Tiny Robots Will Deliver Your Lunch, Because We Hate Human Interaction

This company is convinced we need food delivery robots.

4. 30. 18 by Victor Tangermann
Allan martinson / angelorosa / Emily Cho
Image by Allan martinson / angelorosa / Emily Cho

Our lives are filled with other humans. We interact with them constantly — at work, at home, at stores where we buy what we need to sustain ourselves, even the delivery people we have digitally summoned to bring us goods when we don’t want to face the world. Sure, we need community to survive or whatever, but sometimes you just want to take a break from other humans.

San Francisco-based Starship Technologies wants to remove any human interaction, at least from the process of buying lunch. The company is expanding its fleet of autonomous robots to include tiny robots that deliver your lunch for you, Wired reports. The company is ready to start offering the service to other companies as well after testing it at a California-based company campus.

The little Starship troopers are about the size of a middle-aged Saint Bernard, have six little wheels, and move at a maximum speed of 4 miles per hour (6.4 km/h).

To use the bots, users enter their order into an app. The restaurant making the food puts it inside the little robot, which makes its way across campus. The bots only stay outside, so users have to come to the entrance of a building, where they unlock the robot’s container by entering a unique code. Delivery usually takes between 15 and 30 minutes.

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Since January, the little robots have been serving a whole campus of hungry workers at the Silicon Valley-based software company Intuit, and the company is planning to deploy more than 1,000 robots to colleges and workplaces by the end of the year. Starship calls this the first “major commercial rollout” of its kind.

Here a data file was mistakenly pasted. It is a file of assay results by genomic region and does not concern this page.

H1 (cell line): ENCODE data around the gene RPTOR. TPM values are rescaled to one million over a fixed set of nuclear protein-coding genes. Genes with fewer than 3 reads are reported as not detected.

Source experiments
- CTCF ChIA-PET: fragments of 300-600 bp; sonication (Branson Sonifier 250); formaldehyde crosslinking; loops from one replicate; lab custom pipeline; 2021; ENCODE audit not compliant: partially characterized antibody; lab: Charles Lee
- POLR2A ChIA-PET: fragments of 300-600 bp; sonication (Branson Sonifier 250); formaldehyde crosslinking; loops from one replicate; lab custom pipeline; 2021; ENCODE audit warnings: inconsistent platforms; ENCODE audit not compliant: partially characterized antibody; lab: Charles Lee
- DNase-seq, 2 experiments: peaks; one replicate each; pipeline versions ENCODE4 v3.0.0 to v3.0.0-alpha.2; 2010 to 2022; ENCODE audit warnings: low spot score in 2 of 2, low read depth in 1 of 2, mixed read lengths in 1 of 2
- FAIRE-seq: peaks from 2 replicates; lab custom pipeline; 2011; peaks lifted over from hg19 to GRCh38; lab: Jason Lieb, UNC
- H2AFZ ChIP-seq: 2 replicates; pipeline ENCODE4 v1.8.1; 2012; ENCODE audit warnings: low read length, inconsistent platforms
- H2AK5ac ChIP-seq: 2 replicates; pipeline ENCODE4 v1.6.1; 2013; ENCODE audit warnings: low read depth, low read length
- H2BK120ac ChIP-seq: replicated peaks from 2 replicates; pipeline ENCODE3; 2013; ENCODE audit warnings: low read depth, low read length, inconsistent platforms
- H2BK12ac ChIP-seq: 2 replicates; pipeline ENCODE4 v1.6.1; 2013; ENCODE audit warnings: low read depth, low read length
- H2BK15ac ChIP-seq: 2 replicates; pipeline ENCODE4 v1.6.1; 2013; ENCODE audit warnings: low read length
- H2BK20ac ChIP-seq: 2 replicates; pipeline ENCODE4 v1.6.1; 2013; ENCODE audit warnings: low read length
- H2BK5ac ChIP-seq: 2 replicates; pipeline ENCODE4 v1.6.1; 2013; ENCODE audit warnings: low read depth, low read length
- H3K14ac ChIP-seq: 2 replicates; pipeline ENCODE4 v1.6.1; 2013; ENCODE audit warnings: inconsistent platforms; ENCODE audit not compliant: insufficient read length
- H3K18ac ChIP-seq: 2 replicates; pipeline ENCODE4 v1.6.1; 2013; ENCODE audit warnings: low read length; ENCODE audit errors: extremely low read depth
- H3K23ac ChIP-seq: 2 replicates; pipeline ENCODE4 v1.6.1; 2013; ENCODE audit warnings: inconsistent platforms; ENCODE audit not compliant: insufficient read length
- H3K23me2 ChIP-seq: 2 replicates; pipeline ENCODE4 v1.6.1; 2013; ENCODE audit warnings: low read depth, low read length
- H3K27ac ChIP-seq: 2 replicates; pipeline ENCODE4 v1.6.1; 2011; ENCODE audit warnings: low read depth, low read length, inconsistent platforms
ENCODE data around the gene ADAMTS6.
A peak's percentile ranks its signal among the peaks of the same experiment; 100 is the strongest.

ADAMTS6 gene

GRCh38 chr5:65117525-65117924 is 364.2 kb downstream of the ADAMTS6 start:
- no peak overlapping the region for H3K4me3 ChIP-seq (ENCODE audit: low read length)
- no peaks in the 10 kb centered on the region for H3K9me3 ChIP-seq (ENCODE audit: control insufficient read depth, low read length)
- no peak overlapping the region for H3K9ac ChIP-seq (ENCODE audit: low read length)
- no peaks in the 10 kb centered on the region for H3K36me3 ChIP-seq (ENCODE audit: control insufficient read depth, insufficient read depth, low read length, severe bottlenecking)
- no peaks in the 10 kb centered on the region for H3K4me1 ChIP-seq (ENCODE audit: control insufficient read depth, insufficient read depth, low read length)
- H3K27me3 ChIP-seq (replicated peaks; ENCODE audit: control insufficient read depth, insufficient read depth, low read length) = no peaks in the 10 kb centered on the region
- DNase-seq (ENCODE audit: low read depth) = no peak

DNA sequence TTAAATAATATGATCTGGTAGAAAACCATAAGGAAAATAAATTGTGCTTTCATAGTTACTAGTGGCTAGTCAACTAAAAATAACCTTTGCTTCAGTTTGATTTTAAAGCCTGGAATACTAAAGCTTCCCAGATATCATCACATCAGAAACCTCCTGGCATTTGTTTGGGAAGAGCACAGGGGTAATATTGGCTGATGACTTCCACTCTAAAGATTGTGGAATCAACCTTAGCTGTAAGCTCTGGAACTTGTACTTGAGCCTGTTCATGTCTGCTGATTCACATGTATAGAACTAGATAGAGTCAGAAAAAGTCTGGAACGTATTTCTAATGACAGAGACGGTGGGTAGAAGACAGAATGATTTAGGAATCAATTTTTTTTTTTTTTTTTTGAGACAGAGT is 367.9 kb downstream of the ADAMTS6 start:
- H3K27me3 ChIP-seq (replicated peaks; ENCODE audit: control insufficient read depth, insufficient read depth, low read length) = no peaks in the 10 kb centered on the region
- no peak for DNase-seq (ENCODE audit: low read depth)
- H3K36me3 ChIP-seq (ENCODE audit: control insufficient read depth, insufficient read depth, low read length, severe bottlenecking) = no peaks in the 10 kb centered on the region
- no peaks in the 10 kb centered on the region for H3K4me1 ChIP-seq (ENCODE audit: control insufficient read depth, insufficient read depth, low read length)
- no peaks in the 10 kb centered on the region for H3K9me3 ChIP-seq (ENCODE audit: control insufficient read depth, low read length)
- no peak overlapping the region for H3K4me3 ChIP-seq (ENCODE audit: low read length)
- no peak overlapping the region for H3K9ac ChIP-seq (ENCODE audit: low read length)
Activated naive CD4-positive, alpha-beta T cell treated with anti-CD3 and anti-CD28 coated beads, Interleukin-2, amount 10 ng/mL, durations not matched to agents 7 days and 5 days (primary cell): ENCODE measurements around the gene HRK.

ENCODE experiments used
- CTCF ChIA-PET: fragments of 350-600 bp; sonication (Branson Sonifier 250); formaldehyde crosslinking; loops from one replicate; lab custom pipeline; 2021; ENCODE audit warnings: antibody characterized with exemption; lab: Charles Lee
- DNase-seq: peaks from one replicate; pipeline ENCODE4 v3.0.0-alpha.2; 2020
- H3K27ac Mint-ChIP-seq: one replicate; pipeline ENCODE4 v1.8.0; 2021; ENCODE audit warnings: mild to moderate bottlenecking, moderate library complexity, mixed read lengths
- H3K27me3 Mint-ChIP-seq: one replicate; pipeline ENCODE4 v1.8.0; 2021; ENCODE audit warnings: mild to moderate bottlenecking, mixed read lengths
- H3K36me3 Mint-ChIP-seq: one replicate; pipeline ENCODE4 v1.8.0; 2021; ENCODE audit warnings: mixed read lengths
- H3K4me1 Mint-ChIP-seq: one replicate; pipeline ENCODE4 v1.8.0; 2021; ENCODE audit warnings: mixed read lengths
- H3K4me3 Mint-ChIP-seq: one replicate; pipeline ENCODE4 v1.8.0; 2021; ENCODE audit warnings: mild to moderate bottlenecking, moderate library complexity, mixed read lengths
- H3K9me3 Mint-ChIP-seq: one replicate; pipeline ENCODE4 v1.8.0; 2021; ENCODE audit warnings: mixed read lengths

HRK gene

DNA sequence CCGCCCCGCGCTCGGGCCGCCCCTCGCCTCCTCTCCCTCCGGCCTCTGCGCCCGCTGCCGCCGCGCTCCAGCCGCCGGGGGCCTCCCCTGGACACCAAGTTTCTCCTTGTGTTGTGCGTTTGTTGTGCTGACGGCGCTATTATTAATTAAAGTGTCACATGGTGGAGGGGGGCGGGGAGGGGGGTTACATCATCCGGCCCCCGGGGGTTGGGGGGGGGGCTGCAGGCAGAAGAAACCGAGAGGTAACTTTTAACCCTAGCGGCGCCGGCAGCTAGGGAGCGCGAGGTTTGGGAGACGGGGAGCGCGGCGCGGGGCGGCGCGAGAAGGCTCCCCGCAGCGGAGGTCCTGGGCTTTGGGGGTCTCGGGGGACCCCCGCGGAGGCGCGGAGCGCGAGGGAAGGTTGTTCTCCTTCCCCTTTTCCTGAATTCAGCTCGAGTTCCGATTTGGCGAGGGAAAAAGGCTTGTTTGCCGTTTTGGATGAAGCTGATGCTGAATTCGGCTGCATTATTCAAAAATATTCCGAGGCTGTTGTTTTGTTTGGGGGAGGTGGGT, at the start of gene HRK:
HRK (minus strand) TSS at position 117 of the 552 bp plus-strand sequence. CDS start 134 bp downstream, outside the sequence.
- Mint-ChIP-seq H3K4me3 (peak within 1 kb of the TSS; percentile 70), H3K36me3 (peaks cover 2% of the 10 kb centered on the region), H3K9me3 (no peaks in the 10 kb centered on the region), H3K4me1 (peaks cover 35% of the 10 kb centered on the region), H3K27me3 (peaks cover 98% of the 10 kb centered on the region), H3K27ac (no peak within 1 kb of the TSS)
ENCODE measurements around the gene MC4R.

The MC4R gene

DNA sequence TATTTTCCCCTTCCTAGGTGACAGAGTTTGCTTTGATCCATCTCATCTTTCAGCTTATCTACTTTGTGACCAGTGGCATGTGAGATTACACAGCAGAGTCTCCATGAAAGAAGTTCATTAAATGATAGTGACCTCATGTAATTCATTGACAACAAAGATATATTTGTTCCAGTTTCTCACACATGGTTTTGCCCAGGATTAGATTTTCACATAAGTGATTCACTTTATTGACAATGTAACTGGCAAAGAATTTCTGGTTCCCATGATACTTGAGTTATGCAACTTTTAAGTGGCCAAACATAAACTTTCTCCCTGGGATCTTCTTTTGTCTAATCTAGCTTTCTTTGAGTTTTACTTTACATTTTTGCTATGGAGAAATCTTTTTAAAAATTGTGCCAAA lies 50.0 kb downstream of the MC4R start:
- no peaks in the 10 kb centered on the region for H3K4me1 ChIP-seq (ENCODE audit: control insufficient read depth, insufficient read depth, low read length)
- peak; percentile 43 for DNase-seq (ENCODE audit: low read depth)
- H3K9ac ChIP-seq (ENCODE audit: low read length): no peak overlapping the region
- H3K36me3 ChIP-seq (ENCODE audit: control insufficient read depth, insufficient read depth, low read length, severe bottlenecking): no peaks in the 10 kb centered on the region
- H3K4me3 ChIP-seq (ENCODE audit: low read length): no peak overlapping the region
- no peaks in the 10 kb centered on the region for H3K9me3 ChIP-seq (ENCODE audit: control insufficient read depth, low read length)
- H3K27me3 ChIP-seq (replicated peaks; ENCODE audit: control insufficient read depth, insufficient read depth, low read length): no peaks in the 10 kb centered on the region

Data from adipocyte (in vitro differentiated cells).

It’s easy to see why this may be popular with users — no human interaction at all, even if they still have to get up and go to the door to retrieve their sustenance. On-demand delivery startups such as Seamless and Uber Eats have turned the food delivery industry into a booming market. Anyone with a bike or a Honda Civic can make a few bucks on the side by delivering food.

And for people with mobility issues, services like these could be a godsend. “It didn’t take long after injuring my foot to fully appreciate the capabilities of Starship’s campus delivery,” says Srivathsan Canchi, a Product Lead at Intuit, in the press release. “I love that I was able to get my coffee delivered to my doorstep!

But not everyone has been so enthusiastic about the bots’ predecessors. Sidewalk-based delivery robots have been a controversial topic for cities like San Francisco in the past. They are often unwieldy, take up a large portion of a busy sidewalk, or simply get stuck. Late last year, the San Francisco Board of Supervisors ruled that robots weren’t allowed to make actual deliveries, after complaints filed by pedestrian safety advocacy groups. In other places, such as Washington D.C., Virginia, and Idaho, sidewalk robots are being legalized.

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Human couriers, whether they’re on a bike or in a car, are already being replaced by robots, and if Starship’s efforts are any indication, in-person deliveries are about to become a lot more rare, though they could arguably better serve people with mobility issues because the human could bring the goods right to them. And those users will almost certainly be in the minority.

Our sidewalks are already crowded. Fitting in a few more six-wheeled friends is pretty much guaranteed to become a sore point for many city-dwellers. For the average person looking for a break from human interaction, maybe you’d be better off just renting a cabin in the woods for a little while.


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